I don't get too upset by this problem either way around. There are just too many places with unexpected pronunciations. This is exacerbated by issues such as Melbourne Florida / Australia which is discussed further down the thread.
I am happy to hear either: a reasonable attempt at the native version, or a version in line with reasonable expectations of the speaker. I don't expect Americans to know how to say "Worcestershire" and if they don't criticise my "Maryland", I won't criticise their "Worcestershire".
What does upset me are pronunciations that are not natural to the speaker but are no closer to the native version either.

Further down the thread "Ibiza" is mentioned. Many Brits use a Spanish style (T) for the z but normal English vowels which is pretty daft (especially since the natives don't speak Castilian). But worse still I have heard some people use an Italian style z. They would be better with an English one. Another example is the common use of a French style j in "Beijing" but an English j would be closer to the correct value.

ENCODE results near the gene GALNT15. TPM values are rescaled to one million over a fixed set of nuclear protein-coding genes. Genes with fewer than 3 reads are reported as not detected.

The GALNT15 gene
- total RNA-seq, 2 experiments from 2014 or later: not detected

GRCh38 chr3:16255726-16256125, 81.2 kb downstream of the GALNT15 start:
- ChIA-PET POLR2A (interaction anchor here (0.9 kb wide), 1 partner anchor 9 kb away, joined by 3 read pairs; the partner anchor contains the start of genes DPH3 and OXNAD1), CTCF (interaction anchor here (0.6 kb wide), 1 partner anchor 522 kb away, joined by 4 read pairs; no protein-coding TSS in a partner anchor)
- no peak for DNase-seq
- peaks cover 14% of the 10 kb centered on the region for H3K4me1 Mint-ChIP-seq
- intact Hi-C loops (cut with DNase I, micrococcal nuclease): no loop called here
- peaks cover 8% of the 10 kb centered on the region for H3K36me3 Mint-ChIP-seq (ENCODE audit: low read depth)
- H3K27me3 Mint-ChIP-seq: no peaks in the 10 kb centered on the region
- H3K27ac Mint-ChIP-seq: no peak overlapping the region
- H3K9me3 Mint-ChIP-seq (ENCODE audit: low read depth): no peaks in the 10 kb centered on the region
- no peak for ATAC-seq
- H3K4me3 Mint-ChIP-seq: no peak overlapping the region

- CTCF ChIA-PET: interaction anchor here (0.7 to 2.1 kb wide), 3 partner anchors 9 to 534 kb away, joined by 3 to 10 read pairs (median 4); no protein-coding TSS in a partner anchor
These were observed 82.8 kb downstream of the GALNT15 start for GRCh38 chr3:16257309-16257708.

Seán O'Leathlóbhair
Who has never been to Michigan but knows to use (S) rather than (tS).
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It seems just a bit stranger in the case of HP, because it's not simply a case of a common ... try to get people's names reasonably correct? When they reported on "David Packard of Hewlett-Packard", how did they do it?

The only transcription I've seen here of the "correct" American pronunciation of "Packard" contains a phoneme (/R/) absent from most forms of British English. How do Americans generally pronounce British names containing /A./?
David
How about "St Louis"? Over here the final "s" is rarely, if ever, pronounced. This is probably due to familiarity ... and, if my memory is correct, the "s" is not pronounced. So what is correct and do all Americans agree?